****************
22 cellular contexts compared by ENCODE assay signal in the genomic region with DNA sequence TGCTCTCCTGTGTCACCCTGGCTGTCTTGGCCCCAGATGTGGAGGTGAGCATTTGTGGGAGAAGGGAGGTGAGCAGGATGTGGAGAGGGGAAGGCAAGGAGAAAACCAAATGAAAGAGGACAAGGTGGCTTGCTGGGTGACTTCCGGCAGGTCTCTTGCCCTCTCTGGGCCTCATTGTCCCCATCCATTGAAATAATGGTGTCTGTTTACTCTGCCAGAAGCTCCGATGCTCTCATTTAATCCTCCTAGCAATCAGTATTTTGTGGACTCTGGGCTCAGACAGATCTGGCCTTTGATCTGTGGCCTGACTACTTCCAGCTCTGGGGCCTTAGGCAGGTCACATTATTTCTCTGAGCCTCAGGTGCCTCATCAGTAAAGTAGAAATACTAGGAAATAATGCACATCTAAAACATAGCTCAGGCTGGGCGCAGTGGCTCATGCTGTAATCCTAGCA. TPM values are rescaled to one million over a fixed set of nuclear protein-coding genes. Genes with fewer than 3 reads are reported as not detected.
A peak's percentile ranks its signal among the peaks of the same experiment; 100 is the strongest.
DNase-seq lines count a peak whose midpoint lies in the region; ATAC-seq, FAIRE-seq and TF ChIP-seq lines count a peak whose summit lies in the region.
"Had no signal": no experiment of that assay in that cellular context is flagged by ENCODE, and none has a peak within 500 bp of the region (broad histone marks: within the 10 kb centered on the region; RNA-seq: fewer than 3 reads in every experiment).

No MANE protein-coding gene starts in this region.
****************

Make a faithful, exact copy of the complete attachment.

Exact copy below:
22 cellular contexts compared by ENCODE assay signal in the genomic region with DNA sequence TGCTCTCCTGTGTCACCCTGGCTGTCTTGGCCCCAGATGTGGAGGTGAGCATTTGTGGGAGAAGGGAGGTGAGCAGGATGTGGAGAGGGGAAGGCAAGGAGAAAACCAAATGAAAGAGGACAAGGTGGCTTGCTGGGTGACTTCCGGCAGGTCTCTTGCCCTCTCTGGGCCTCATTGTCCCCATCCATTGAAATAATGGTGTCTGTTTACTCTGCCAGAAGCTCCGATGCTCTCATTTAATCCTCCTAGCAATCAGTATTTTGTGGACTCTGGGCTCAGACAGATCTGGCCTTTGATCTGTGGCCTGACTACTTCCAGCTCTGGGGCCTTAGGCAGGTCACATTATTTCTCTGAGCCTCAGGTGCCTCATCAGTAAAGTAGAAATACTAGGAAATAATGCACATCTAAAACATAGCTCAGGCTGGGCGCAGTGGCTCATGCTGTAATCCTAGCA. TPM values are rescaled to one million over a fixed set of nuclear protein-coding genes. Genes with fewer than 3 reads are reported as not detected.
A peak's percentile ranks its signal among the peaks of the same experiment; 100 is the strongest.
DNase-seq lines count a peak whose midpoint lies in the region; ATAC-seq, FAIRE-seq and TF ChIP-seq lines count a peak whose summit lies in the region.
"Had no signal": no experiment of that assay in that cellular context is flagged by ENCODE, and none has a peak within 500 bp of the region (broad histone marks: within the 10 kb centered on the region; RNA-seq: fewer than 3 reads in every experiment).

No MANE protein-coding gene starts in this region.